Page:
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China points finger at U.S. over Asia-Pacific tensions

Members of the People's Liberation Army's navy guard of honour prepare to use a string to ensure that soldiers stand in a straight line befo
Members of the People's Liberation Army's navy guard of honour prepare to use a string to ensure that soldiers stand in a straight line befo

By Ben Blanchard

BEIJING (Reuters) - China's defense ministry made a thinly veiled attack on the United States on Tuesday for increasing tensions in the Asia-Pacific by ramping up its military presence and alliances in the region, days after the top U.S. diplomat visited Beijing.

China is uneasy with what the United States has called the "rebalancing" of forces as Washington winds down the war in Afghanistan and renews its attention further east.

China says the policy has emboldened Japan, the Philippines and Vietnam in longstanding territorial disputes with Beijing.

China faces "multiple and complicated security threats" despite its growing influence, the Ministry of Defense said in its annual white paper, adding that the U.S. strategy meant "profound changes" for Asia.

"There are some countries which are strengthening their Asia Pacific military alliances, expanding their military presence in the region and frequently make the situation there tenser," the ministry said in the 40-page document, in a clear reference to the United States.

Such moves "do not accord with the developments of the times and are not conducive towards maintaining regional peace and stability", ministry spokesman Yang Yujun told reporters.

The official People's Liberation Army Daily went further, saying in a commentary on Monday that China needed to beef up its defenses to deal with a hostile West bent on undermining it.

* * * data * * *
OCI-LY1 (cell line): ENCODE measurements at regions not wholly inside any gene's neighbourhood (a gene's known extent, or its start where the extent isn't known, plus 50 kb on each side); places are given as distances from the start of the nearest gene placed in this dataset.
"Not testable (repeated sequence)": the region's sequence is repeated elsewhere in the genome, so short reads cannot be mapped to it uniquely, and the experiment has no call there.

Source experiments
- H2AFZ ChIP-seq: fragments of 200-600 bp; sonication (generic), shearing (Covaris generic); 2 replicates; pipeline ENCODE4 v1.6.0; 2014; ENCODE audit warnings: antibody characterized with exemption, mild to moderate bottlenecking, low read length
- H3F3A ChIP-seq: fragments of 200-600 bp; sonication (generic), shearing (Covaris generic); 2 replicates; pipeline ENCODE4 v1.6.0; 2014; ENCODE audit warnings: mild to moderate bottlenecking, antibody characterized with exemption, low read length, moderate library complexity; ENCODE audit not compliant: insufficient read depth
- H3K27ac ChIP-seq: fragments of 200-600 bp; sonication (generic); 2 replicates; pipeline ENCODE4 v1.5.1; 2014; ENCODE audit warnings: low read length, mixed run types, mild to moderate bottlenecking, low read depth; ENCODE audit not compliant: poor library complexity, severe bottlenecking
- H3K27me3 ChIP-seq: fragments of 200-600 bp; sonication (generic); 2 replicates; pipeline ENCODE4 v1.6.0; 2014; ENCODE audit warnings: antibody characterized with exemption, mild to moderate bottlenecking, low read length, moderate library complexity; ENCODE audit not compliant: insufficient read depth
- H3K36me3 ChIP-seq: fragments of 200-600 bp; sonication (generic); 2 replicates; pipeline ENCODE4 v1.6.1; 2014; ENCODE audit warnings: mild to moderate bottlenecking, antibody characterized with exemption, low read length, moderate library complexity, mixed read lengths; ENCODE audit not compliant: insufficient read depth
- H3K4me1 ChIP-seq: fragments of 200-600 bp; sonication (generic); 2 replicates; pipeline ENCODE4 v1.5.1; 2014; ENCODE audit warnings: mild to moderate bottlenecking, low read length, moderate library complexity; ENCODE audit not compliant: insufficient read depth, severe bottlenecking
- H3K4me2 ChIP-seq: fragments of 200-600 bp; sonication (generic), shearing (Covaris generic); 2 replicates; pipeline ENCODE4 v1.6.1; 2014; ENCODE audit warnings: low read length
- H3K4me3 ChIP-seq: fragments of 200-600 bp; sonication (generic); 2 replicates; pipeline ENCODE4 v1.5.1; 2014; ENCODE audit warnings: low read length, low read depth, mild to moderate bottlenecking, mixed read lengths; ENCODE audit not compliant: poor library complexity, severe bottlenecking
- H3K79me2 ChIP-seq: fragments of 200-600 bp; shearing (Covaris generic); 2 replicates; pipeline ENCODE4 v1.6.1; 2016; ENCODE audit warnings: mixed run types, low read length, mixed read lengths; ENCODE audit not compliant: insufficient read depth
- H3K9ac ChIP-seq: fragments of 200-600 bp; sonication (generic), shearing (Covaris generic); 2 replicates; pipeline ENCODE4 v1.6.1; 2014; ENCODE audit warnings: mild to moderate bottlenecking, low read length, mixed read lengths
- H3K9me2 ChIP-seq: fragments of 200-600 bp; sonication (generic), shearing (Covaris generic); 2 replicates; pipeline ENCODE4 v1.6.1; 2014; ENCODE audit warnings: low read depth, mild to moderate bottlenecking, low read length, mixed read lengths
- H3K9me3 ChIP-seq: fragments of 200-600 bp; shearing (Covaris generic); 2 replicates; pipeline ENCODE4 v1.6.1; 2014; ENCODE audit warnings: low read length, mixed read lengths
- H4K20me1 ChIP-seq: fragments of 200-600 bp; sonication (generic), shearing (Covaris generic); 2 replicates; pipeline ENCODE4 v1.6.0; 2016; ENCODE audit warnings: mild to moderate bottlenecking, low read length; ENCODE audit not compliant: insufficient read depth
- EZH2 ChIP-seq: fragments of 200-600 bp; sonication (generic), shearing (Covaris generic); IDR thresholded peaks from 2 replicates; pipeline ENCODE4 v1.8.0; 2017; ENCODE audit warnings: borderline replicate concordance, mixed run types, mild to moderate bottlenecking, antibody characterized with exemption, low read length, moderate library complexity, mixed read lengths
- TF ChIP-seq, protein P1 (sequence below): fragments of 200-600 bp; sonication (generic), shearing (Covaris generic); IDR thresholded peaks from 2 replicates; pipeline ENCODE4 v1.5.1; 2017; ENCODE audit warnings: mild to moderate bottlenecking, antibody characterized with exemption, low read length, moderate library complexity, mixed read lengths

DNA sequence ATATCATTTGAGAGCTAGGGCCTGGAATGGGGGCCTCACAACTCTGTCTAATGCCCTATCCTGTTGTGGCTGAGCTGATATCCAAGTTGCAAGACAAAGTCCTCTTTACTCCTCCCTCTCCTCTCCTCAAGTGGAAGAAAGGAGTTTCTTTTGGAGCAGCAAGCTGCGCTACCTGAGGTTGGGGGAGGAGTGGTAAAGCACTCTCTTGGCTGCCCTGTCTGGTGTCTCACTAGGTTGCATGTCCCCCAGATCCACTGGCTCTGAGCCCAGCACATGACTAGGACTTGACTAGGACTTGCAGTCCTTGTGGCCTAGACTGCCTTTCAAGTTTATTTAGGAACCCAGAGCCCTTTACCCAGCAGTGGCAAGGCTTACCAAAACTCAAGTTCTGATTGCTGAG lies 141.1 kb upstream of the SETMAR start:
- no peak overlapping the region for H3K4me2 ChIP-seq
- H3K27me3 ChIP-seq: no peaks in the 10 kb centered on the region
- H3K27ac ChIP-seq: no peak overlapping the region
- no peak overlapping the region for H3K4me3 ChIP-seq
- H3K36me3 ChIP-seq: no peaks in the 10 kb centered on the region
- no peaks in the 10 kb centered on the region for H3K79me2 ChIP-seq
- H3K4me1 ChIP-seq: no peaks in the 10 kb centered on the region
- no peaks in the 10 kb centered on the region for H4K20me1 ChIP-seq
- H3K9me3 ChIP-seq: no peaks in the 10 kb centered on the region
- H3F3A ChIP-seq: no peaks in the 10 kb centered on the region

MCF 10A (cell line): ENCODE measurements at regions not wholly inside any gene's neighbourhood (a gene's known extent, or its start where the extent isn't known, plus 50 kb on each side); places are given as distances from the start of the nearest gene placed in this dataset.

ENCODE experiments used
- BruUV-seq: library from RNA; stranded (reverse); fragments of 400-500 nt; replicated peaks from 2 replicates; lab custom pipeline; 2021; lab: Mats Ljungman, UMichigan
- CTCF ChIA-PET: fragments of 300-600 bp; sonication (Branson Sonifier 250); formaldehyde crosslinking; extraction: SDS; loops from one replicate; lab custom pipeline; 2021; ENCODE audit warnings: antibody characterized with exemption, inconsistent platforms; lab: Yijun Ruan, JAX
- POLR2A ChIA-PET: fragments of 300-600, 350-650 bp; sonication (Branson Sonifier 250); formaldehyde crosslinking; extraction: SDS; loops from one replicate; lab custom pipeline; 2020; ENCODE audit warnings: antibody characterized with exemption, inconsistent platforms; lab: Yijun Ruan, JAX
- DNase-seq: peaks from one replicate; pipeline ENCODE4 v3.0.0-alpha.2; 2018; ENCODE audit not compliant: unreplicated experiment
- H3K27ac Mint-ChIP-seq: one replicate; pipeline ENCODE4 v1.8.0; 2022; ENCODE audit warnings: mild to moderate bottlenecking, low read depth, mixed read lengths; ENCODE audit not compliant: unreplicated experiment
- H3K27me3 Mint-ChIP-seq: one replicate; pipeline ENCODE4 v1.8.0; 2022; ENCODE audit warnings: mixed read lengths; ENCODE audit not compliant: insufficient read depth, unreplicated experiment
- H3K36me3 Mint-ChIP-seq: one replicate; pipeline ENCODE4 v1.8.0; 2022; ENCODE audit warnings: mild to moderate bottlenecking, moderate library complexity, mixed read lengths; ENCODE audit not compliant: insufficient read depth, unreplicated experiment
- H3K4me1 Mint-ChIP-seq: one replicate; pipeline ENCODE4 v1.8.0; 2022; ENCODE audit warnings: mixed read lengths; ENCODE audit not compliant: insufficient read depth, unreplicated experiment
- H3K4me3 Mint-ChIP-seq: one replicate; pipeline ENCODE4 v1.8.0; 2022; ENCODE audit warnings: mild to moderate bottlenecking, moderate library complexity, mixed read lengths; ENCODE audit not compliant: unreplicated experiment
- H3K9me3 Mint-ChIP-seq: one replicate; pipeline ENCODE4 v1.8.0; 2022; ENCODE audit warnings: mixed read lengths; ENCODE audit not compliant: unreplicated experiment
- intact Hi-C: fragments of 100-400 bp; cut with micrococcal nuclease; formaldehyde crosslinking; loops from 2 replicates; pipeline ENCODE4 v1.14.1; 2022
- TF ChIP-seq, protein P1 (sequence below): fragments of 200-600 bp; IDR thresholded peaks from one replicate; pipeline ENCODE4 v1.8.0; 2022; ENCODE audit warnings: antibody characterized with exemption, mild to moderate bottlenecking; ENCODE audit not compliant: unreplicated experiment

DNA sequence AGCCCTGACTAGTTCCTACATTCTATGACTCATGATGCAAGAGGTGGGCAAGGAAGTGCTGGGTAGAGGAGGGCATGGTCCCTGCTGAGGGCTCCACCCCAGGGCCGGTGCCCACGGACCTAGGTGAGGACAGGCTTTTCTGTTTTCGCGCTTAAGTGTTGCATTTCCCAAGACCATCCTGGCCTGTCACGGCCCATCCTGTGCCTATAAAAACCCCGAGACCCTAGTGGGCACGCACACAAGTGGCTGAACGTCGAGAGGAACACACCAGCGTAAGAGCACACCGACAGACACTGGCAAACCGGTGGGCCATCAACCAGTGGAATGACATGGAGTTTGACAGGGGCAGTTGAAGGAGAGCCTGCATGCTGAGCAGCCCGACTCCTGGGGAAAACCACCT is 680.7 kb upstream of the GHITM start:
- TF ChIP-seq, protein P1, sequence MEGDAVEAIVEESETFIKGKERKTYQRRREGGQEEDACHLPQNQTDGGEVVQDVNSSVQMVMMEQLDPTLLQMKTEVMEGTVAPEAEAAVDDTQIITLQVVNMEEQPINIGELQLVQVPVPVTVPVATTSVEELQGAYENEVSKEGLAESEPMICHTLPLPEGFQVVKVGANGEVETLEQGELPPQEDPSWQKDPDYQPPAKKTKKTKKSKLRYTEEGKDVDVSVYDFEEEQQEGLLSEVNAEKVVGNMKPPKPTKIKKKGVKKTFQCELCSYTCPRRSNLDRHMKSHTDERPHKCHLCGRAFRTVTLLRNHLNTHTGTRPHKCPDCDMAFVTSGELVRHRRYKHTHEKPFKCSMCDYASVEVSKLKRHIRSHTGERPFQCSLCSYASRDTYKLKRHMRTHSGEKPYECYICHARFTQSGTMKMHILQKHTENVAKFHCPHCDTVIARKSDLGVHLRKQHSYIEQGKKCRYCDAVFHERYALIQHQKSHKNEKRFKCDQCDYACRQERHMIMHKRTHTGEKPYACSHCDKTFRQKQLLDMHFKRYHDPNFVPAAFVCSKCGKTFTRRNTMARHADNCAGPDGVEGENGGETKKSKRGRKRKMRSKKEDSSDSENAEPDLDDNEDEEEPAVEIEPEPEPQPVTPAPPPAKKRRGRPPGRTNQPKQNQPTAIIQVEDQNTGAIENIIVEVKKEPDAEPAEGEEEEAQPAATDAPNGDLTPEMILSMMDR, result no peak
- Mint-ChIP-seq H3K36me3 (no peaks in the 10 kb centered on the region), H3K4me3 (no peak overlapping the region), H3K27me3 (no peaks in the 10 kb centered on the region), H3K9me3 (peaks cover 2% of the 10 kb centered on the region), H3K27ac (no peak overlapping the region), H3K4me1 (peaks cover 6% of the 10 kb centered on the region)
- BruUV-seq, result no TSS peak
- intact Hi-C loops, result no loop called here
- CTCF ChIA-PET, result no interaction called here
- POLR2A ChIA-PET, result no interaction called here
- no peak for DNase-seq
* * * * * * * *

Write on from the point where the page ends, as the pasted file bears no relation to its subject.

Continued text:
"Hostile Western forces have intensified their strategy to westernize and split China, and employed every possible means to contain and control our country's development," it said.

On Monday, U.S. Secretary of State John Kerry defended the re-orientation of U.S. foreign policy towards Asia as he ended a trip to the region dominated by concerns about North Korea's nuclear program.

While China has been angered by North Korea's behavior, including its third nuclear test in February, it has also made clear it considers U.S. displays of force in response to Pyongyang's behavior to be a worrisome development.

China is North Korea's most important diplomatic and financial backer -- the two fought together in the 1950-53 Korean war -- although the ministry's Yang would not be drawn on the subject aside from repeating a call for peace and dialogue.

JAPAN "MAKING TROUBLE"

China's own military moves have worried others in the region, too.

China unveiled another double-digit rise in military expenditure last month, to 740.6 billion yuan ($119 billion) for 2013, and is involved in protracted and often ugly disputes over a series of islands in the East and South China Seas.

"On the issues concerning China's territorial sovereignty and maritime rights and interests, some neighboring countries are taking actions that complicate or exacerbate the situation, and Japan is making trouble over the Diaoyu Islands issue," the white paper said.

Japan's government said it had lodged a protest with Beijing about that comment. "There exists no territorial issue to be solved over the Senkaku", Deputy Chief Cabinet Secretary Hiroshige Seko said in Tokyo.

The dispute with Japan over the uninhabited islands, which China calls the Diaoyu and Japan calls the Senkaku, has escalated in recent months to the point where China and Japan have scrambled fighter jets and patrol ships shadow each other.

The waters around the islands in the East China Sea are rich fishing grounds and have potentially huge oil and gas reserves.

Vietnam, Taiwan, Brunei, Malaysia and the Philippines also have conflicting claims with China in parts of the South China Sea. China lays claim to almost the whole of the sea, which is criss-crossed by crucial shipping lanes.

The U.S. shift comes as China boosts military spending and builds submarines, surface ships and anti-ship ballistic missiles as part of its naval modernization, and has tested emerging technology aimed at destroying missiles in mid-air.

China has repeatedly said the world has nothing to fear from its military spending, which it says is needed for legitimate defensive purposes in a complex and changing world, and that the sums spent pale in comparison with U.S. defense expenditure.

(Additional reporting by Michael Martina and Kiyoshi Takenaka in TOKYO; Editing by Paul Tait and Alex Richardson)

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